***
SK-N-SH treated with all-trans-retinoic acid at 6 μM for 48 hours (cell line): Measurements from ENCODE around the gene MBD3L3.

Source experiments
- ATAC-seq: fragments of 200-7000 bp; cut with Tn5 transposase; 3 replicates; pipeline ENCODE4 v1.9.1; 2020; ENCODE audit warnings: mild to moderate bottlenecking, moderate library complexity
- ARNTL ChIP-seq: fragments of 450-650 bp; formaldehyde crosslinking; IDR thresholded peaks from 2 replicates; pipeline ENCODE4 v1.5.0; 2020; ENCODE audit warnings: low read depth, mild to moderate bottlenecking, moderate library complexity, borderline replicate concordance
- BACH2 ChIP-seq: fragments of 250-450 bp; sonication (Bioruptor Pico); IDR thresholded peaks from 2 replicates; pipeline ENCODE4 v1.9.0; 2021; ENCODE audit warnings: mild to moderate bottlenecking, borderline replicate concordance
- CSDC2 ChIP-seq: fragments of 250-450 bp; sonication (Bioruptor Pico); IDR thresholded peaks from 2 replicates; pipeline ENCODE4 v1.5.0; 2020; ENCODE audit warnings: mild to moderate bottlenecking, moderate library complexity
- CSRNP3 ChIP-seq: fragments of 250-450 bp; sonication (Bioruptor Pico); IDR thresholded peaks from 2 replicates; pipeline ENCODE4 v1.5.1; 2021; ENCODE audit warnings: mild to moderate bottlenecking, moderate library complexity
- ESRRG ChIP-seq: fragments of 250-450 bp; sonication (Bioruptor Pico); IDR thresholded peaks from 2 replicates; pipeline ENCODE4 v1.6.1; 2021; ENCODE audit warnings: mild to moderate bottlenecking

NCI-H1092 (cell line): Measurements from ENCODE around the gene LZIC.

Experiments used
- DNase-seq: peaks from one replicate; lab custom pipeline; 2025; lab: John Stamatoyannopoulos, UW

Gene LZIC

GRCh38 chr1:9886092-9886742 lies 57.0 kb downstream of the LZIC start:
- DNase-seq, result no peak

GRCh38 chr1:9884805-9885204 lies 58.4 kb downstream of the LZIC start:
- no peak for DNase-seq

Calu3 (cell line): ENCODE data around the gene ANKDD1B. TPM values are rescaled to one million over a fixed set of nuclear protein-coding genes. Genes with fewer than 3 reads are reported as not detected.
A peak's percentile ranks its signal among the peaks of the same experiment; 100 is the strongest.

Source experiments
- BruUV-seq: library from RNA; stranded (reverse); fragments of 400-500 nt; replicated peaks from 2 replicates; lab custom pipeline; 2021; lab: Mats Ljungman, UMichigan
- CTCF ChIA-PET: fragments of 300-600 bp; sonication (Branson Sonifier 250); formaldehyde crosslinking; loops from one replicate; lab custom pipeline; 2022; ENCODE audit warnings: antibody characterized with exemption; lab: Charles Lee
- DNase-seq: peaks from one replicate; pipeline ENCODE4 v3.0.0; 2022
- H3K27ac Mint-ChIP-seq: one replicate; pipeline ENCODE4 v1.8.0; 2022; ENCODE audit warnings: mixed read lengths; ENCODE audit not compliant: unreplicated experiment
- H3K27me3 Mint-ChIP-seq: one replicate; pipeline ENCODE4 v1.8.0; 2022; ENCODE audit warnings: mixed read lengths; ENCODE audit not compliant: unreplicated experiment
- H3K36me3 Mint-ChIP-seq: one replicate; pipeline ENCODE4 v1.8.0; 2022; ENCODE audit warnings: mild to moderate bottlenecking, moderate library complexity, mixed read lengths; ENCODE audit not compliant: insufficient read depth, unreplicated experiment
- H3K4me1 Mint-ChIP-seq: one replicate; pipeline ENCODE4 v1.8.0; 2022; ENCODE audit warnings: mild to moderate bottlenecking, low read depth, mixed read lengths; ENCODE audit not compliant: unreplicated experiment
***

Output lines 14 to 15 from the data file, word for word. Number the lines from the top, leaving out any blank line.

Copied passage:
- DNase-seq, result no peak

GRCh38 chr1:9884805-9885204 lies 58.4 kb downstream of the LZIC start: